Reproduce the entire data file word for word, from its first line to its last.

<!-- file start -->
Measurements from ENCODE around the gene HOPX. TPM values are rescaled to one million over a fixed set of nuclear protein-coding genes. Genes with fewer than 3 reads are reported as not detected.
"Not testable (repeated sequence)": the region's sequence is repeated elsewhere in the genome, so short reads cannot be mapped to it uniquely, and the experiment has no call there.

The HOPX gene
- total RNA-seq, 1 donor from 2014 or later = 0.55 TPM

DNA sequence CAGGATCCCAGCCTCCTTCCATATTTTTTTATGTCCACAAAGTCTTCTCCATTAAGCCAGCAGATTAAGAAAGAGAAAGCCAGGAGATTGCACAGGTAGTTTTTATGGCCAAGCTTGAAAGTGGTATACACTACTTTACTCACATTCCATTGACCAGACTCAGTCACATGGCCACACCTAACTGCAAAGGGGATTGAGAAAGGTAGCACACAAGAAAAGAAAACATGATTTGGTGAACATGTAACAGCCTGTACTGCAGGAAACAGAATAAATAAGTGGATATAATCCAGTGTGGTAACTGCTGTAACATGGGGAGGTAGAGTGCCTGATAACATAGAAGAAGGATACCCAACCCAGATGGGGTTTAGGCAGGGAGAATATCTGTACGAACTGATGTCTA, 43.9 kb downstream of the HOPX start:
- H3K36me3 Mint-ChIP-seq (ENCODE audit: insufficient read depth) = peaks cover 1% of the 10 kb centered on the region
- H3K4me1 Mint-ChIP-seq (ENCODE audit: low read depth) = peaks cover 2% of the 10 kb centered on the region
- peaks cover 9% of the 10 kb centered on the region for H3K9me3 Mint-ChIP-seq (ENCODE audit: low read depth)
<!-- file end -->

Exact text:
Measurements from ENCODE around the gene HOPX. TPM values are rescaled to one million over a fixed set of nuclear protein-coding genes. Genes with fewer than 3 reads are reported as not detected.
"Not testable (repeated sequence)": the region's sequence is repeated elsewhere in the genome, so short reads cannot be mapped to it uniquely, and the experiment has no call there.

The HOPX gene
- total RNA-seq, 1 donor from 2014 or later = 0.55 TPM

DNA sequence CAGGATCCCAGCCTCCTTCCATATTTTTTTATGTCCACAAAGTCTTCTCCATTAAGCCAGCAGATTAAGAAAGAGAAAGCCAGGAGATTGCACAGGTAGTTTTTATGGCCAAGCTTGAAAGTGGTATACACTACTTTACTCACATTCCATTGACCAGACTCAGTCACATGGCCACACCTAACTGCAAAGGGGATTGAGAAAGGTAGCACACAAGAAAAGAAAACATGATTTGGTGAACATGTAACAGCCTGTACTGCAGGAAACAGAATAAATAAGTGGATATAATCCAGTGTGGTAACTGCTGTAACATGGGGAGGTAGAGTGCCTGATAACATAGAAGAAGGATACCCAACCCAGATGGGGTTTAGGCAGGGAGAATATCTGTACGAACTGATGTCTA, 43.9 kb downstream of the HOPX start:
- H3K36me3 Mint-ChIP-seq (ENCODE audit: insufficient read depth) = peaks cover 1% of the 10 kb centered on the region
- H3K4me1 Mint-ChIP-seq (ENCODE audit: low read depth) = peaks cover 2% of the 10 kb centered on the region
- peaks cover 9% of the 10 kb centered on the region for H3K9me3 Mint-ChIP-seq (ENCODE audit: low read depth)